When I watch him pitch, Syndergaard definitely seems to stay away from righties a lot more. Maybe he doesn’t. Maybe it’s selection bias, and I’m seeing only those things that I want to see. Fastball inside? That’s an oddball. See, he just threw that 97-mph fourseamer to the outside black because that’s the only place he THROWS IT!

Easily, this sort of question can be resolved with a density plot. I could have gone to BrooksBaseball.net and looked up the answer before my database refresh, but this is about unresolved questions, not questioning unresolved procrastination issues. Anyway, when looking at the density plots for the pitch data in Syndergaard’s two starts (including Milwaukee) before hitting Gomez and the ten starts after, there certainly seems to be a trend.

thorMilwaukeePitch Location Prior to Gomez HBP

The second graph:

thorPostPitch Location Post Gomez HBP

These charts graph all pitches (including offspeed and breaking balls), and admittedly, the sample size for the data before hitting Gomez is rather limited. It’s impossible to call anything a trend after a few hundred big league pitches. If you look at that second chart, there’s a very clear pattern of a young pitcher keeping the ball away from right handers. What I also find pretty fascinating is that dark patch of blue up and in to righties. He’s up and over the plate. He pitches inside. He’s rarely if ever throwing high and tight to make a righty a little uncomfortable.

My question could be flawed. Maybe the real question isn’t whether he pitches inside but whether Syndergaard feels the need to pitch inside. He might believe that his stuff is just that good and he doesn’t need a psychological advantage.

Maybe Jacque Lacan could answer something like that. I can’t. Not with this data. So, at an impasse, I muddle through as best as I can.

Instead of incorporating his offspeed and breaking pitches, how has Syndergaard used his fastball before and after?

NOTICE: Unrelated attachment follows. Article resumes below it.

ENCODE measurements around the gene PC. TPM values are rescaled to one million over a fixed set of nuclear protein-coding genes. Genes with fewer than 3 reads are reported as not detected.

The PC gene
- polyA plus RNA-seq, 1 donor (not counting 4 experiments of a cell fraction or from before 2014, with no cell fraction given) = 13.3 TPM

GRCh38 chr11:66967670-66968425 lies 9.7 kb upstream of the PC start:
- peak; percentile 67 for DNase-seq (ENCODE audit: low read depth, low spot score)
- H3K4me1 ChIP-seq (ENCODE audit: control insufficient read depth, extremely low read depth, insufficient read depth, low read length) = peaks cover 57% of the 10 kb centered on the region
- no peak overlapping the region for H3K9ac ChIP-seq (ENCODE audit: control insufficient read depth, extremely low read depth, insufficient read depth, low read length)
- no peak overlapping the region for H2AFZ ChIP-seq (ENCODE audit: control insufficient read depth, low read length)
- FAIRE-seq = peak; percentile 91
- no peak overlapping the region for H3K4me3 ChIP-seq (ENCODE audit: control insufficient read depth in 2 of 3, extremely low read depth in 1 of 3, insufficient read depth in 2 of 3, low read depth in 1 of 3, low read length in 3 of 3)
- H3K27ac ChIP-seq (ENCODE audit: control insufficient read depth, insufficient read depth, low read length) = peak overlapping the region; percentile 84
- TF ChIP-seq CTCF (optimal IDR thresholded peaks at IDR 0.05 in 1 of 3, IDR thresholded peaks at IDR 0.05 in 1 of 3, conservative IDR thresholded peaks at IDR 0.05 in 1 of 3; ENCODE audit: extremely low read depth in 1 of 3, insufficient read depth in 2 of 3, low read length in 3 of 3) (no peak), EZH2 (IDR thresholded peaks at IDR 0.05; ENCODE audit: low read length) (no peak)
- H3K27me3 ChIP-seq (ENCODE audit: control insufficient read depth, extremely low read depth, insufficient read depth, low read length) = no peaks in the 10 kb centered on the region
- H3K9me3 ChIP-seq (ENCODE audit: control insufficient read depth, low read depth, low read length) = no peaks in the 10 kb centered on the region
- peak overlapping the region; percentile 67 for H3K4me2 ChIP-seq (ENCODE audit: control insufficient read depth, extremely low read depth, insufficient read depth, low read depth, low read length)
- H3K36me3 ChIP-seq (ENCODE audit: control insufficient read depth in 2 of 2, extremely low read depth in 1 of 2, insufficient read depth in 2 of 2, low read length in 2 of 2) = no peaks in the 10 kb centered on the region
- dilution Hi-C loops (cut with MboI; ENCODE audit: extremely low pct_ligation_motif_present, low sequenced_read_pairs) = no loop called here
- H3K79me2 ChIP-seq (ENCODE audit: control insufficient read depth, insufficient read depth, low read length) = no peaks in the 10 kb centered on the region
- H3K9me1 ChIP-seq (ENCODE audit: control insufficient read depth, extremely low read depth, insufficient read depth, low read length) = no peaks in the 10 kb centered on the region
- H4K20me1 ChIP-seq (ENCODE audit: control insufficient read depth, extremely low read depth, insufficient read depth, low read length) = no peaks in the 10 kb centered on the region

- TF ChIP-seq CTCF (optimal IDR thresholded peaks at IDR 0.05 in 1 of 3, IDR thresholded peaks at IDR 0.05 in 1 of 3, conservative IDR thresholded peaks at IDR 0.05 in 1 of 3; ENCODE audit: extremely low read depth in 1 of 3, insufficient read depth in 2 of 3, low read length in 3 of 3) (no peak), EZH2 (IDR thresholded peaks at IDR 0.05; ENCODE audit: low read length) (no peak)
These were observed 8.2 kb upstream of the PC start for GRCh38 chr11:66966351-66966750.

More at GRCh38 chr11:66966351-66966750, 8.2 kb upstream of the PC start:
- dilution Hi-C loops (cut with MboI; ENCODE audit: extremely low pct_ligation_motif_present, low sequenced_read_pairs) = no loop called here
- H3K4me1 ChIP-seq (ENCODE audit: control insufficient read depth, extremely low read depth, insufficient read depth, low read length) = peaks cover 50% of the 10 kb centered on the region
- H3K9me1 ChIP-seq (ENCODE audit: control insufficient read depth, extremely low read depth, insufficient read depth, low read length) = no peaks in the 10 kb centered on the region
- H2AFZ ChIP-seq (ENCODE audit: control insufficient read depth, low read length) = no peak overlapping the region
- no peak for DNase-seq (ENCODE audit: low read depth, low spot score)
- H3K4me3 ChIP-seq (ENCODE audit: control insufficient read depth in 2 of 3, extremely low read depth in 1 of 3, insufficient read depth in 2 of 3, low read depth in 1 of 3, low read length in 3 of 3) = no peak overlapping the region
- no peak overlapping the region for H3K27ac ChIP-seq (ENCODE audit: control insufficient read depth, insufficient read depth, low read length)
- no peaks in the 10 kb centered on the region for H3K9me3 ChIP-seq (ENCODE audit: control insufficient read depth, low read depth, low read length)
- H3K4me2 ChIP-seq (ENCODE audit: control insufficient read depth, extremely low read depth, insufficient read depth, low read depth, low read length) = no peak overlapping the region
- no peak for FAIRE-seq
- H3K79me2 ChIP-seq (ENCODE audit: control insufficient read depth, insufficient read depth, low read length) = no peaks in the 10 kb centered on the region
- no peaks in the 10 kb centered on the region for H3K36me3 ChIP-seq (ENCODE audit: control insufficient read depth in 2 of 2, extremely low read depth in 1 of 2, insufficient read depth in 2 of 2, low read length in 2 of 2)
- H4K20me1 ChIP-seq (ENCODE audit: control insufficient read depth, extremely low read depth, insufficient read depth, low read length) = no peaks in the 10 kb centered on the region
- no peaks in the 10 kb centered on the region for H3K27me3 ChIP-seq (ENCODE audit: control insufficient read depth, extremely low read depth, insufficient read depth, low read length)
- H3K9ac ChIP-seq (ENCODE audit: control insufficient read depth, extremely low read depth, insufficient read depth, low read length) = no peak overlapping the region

thorMilFFFastball Location Prior to Gomez HBP

The second graph:

thorPostFFFastball Location Post Gomez HBP

It’s not surprising the charts are similar. Syndergaard throws his fourseamer about 40% of the time, so we’d expect the graphs to share a resemblance. With lefties Syndergaard seems comfortable pitching inside, but he doesn’t come inside to righties with the heat at all. If anything, compared to the Post Gomez Pitch Location graph above (the second one), it appears that Syndergaard rarely comes inside to righties unless he’s throwing offspeed or breaking balls. Oddly enough, if we go back to the density plots to examine all pitches that are not fastballs split between the two dates, there’s a clear indication that’s exactly what’s happening.

thorPreNFOffspeed / Breaking Ball Location Prior to Gomez HBP

The second graph:

thorPostNFOffspeed / Breaking Ball Location Post Gomez HBP

Syndergaard pitches inside to righties with his offspeed and breaking balls now more than with his fastball. He also throws his change, curve, and slider outside to lefties more.

Is it a mechanical issue, though? Is the way Syndergaard positioned when he releases the ball make it more likely that the end result will be middle-out? Is it by design, something that Syndergaard and pitching coach Dan Warthen are deliberately doing? Perhaps the percentiles here are off, and we should examine these starts in two to three start blocks. Are there changes? Is Syndergaard still pitching outside or was that largely after his Milwaukee start?

Well, let’s be symmetrical here. Since I’m using the first two starts of his big league career as a point of comparison, I’ll take Syndergaard’s last two starts against Arizona and St. Louis and see if he’s been pitching inside with his fastball more.

thorZonaFFFastball Location vs. Arizona and St. Louis

If there’s any indication that he’s throwing his fastball inside more over these last two starts, I’m not seeing it from this graph. This doesn’t provide any clear answer, and we still have questions. I’m not a pitching coach, so I won’t pretend to give an answer. They’re worth asking, however, and thinking there’s an alternate answer other than one wild pitch.